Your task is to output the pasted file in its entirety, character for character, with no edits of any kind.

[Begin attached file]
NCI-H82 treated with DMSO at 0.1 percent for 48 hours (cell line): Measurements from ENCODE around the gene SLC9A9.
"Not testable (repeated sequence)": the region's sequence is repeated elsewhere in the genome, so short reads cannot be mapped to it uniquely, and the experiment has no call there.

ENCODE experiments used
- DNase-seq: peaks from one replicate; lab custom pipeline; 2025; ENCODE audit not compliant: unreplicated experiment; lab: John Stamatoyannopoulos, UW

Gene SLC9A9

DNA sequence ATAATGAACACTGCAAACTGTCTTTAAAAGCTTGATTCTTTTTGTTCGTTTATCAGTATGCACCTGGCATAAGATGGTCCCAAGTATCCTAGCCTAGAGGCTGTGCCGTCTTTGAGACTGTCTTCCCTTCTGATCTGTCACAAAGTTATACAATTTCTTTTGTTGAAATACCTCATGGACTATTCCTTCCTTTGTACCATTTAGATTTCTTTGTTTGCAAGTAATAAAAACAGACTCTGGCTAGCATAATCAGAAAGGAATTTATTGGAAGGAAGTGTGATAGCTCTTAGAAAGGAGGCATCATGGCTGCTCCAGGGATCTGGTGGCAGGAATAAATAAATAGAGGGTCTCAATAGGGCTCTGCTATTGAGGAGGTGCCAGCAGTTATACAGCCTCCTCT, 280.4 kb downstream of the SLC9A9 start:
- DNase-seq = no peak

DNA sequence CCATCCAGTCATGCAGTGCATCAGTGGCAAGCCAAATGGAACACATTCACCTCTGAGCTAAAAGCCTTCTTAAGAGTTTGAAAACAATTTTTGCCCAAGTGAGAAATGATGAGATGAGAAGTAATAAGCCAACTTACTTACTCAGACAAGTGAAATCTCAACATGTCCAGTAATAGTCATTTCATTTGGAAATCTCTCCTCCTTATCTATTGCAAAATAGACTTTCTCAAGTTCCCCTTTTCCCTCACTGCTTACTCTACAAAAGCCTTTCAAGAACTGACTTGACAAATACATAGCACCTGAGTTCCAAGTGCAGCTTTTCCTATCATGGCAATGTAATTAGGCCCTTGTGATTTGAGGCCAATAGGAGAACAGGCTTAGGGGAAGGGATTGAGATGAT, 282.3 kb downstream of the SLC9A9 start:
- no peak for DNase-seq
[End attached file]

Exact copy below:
NCI-H82 treated with DMSO at 0.1 percent for 48 hours (cell line): Measurements from ENCODE around the gene SLC9A9.
"Not testable (repeated sequence)": the region's sequence is repeated elsewhere in the genome, so short reads cannot be mapped to it uniquely, and the experiment has no call there.

ENCODE experiments used
- DNase-seq: peaks from one replicate; lab custom pipeline; 2025; ENCODE audit not compliant: unreplicated experiment; lab: John Stamatoyannopoulos, UW

Gene SLC9A9

DNA sequence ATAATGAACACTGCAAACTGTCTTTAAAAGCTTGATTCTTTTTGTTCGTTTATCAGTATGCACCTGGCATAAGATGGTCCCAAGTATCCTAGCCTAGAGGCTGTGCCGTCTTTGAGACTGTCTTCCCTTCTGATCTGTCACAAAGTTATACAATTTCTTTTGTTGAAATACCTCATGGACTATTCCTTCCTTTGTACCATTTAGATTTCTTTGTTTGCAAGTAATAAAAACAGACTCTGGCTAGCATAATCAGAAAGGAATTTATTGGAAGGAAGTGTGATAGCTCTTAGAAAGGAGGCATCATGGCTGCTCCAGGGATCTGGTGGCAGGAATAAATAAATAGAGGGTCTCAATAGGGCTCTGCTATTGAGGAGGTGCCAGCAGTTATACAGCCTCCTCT, 280.4 kb downstream of the SLC9A9 start:
- DNase-seq = no peak

DNA sequence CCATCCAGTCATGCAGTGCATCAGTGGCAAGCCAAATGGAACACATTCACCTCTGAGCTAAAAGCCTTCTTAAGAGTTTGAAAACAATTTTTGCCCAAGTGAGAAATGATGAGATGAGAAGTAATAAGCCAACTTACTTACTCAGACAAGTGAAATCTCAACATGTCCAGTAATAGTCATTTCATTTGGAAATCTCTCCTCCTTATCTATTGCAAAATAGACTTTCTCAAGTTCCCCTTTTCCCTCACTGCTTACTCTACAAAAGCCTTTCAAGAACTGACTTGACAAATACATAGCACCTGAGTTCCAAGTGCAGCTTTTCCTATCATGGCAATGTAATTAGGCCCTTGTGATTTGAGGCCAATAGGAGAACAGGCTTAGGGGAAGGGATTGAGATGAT, 282.3 kb downstream of the SLC9A9 start:
- no peak for DNase-seq